Chris Akrigg released his life story this week and, as the title suggests, it encompasses everything this site is about…….
The film is just shy of 40 minutes long and is an absorbing watch that I’d throughly recommend, but for me the brilliance is not in the narrative, it’s in the detail.
It Takes 10 Years to Achieve Elite Level Ability
The story begins with Chris riding bikes and motorbikes & competing in motor bike trials from 1985 on. He continues developing these transferable skills (that underpin his trademark riding and competitive style) until his excursion into mountain bikes is sparked by seeing Martyn Ashton and Martin Hawes riding around 1994. He first turns up on Martyn Ashton’s radar at a British championship event in Kent in 1995 with this being followed shortly by them offering him a trip with them to Spain and him winning his first world round and second British title in 1997…….1985 to 1995…..10 years to hit elite level ability!
If you then roll the clock on another 10 years, he takes the mountain bike film industry by storm in the first mountain bike trails film Trail Noir.
Purposeful Practice (not talent) = Elite Level Ability
I often make reference to purposeful practice (what is it? see ‘Bounce’ – a key message for mountain bikers) being essential to achieving elite level ability and have even used Chris previously as an example in ‘If at first you don’t succeed….’.
Throughout this film you hear Chris and others talking about his level of practice and see repeated examples of the lengths he goes to in order to push his riding on. He’s relentless.
It’s this level of practice, coupled with his development of transferable skills from other bike disciplines (motorbike trials and BMX), that has allowed him to develop the Deep Domain Expertise to excel in his field.
Another repeated theme throughout this film is Chris’ single minded determination to succeed. There are repeated references to Chris being red faced and in the Zone as well as clips of him in action. Watch him stamping on the wheel of his bike (23.13) when filming for Earthed 3 – this guy wasn’t giving up until the job was done!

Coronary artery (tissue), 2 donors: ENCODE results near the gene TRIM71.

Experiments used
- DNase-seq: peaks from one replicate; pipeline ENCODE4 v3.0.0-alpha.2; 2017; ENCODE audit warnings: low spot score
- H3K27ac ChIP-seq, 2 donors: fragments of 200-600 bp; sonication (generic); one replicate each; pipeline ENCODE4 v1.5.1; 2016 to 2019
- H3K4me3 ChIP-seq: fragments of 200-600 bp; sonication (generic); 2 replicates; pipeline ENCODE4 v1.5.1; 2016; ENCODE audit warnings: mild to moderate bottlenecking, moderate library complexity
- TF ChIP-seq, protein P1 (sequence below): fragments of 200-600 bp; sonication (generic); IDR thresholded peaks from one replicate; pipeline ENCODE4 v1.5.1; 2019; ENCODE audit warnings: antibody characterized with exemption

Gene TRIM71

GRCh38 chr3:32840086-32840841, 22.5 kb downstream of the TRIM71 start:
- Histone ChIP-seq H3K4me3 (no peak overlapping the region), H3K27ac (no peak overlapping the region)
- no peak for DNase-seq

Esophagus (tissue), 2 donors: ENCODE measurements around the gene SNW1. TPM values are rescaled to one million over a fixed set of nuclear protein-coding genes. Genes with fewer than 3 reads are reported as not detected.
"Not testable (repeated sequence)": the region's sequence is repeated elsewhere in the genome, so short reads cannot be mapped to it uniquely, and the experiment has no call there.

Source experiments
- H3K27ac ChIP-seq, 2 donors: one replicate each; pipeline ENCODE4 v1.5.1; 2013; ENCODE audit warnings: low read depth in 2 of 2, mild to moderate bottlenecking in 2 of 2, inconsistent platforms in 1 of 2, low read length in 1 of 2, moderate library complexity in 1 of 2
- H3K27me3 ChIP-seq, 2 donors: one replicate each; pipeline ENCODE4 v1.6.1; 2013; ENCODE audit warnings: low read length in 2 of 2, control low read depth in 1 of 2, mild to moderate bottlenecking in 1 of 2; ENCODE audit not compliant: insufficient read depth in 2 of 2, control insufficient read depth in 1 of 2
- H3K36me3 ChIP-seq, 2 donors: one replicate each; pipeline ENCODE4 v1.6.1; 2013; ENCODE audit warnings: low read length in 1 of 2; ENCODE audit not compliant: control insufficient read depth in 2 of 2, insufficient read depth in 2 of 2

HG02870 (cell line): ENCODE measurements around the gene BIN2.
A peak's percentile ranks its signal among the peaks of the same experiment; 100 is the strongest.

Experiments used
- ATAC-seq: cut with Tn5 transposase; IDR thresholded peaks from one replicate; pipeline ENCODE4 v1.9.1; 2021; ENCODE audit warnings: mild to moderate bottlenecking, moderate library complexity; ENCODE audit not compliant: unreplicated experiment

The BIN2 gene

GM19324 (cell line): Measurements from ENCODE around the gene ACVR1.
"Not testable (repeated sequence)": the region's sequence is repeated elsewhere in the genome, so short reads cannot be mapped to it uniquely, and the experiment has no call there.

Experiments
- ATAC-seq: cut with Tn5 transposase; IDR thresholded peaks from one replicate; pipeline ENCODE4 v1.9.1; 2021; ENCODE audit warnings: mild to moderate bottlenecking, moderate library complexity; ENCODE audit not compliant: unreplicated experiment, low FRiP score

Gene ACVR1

Motor Imagery and Self Talk
In the clips of Chris when he’s totally consumed in the moment, you see him repeating certain behaviours. You see him following a course with his hands and visualising what he wants to do (eg at 3.39), and hear him shouting and talking to himself. Motor Imagery and Self Talk are on show in this film.
If you’re going to put the levels of practice in that it takes to be an elite rider, you need to have the environment to do it. I’ve spoken about this before in MTB Cribs but Chris also mentions it, stepping out of his back door to ride (35.15).
The Importance of Mentors and Power of Others
Finally, to reach elite level ability you need mentors to pull you along in the right direction and ‘others’ to push you to perform at consistently higher levels. The film details how integral Chris’ dad was in his development & progression and how Martyn Ashton, Martin Hawes and Eddie Tongue, along with other riders in competitions, pushed him to better and better things.
The 6 points above give massive insights into how Chris has achieved the elite level status he has but there’s loads more you can take from this film – enjoy!
If you’re going to take the time to practice, practice like the elite.